RUSH: 2. Caress of Steel (studio album #3)

[Note: this is a mirror of a previously posted article on my old blog, so I can keep this series together on the same blog.]

This is part of my journey through all of Rush’s many albums in the wake of our loss of Neil Peart (and, basically, our loss of Rush). My journey began here.

Caress of Steel is Rush’s 3rd Studio album, the 2nd album with the Peart/Lifeson/Lee trio, and the 1st album with lyrics entirely written by Peart.

I don’t really have a lot to say about this one. It’s perfectly fine, and they make some good music in there, but nothing on here really clicks for me, personally. Every bit of it sounds familiar, so I know I listened to it more than once, way back when. I found that I never replaced my Caress of Steel cassette when everything changed to CD’s, then iPods, then iPhones, so I just bought it again.

We’ve got a song about Bastille Day, a Kiss-inspired song about going bald, a song about a park in Ontario where Peart once worked. Even trying to listen carefully and be fully present, my mind keeps wandering off while listening to all of these.

“The Fountain of Lamneth” takes up a whole album side and sounds like it’s got a lot going on. I can grok part of it, listening to it in the car without the lyrics in front of me. Sometimes, I can understand what Lee is singing and can glean meaning from the sound of the music itself. There’s a lot of it I’m not following/understanding, though. This would be the time to sit down and listen to it again with the lyrics in front of me if I’m ever going to. I don’t like the way the sound of the song makes me feel, though, and I don’t really feel a need to linger here.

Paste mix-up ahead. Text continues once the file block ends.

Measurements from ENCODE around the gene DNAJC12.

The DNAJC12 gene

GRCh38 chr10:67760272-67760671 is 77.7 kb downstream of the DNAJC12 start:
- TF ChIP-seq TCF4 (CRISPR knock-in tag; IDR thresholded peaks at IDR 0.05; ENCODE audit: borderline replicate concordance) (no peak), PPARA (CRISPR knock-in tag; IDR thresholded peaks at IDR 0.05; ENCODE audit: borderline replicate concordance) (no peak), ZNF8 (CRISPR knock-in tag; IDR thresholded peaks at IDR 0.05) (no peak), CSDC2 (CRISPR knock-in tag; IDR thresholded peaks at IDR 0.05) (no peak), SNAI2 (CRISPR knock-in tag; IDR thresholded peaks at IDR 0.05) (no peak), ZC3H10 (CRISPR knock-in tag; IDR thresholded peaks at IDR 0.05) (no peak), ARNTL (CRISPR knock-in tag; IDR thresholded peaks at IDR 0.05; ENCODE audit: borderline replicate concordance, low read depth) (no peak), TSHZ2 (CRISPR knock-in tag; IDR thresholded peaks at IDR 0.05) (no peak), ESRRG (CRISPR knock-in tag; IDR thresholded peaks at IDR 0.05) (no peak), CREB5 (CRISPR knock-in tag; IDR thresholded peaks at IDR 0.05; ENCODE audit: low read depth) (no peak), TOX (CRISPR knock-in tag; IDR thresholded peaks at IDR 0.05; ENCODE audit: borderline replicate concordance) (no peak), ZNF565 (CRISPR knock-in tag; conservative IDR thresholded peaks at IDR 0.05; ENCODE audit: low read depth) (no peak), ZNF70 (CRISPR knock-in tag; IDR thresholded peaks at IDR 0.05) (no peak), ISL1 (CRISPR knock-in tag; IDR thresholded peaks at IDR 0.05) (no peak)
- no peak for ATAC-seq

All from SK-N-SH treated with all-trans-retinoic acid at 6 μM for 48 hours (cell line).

Then we have “The Necromancer,” which is a song in three parts, and Biter makes a re-appearance! The first part feels very Pink Floyd-y, but I’ve already got plenty of actual Pink Floyd. The second part is a lot Rush-ier. The third part made me actually laugh out loud because the lyrics and the music seem a bit mis-matched. The music build up at the beginning of part 3 (Return of the Prince) had me picturing a big grassy flower-filled field with frolicking hippies, and then the lyrics chime in with “Stealthily attacking, By-Tor slays his foe!” ….Okay! I guess I can add this to my list of Upbeat Songs About Death. Whack for my daddy-o, there’s whiskey in the jar-o?

Let’s talk about whisky! Whiskey. Scotch.

I’m slowly making my way through Ghost Rider, and Peart frequently mentions enjoying “measures of The Macallan.” Hmm, I think to myself. Maybe I’ll stop by Spec’s and see if they have The Macallan in their tiny sampler bottles, so I can see what Neil Peart’s favored whisky tastes like! Let me check online whether they carry it.

THAT’S A BIG BAG OF “NOPE!”

Okay, scrolling down the page, there are a ton of varieties of Macallan whisky, and most of them are pretty affordable.

I thought about being That Guy for some poor Spec’s employee by just asking them straight out “Which Macallan is Neil Peart’s favorite?” … because those folks at Spec’s know EVERYTHING right? I googled instead, and found that he drank The Macallan 12.

And BOOM! Look what I found right there among the tiny whiskeys!

SCORE!

So when I get to be less sick, and get some of my sense of smell back, and start to feel like alcohol might be something I should put in my body again, I’ll give it a try and see how it tastes!

But, right. Caress of Steel.

Thank you, disappointed record company folks, for getting over yourselves and for giving Rush more chances to find their sound and really come into their own after this album with its disappointing sales and tour turnout.

Goodbye, Neil.

Friends, what did this album mean to you?

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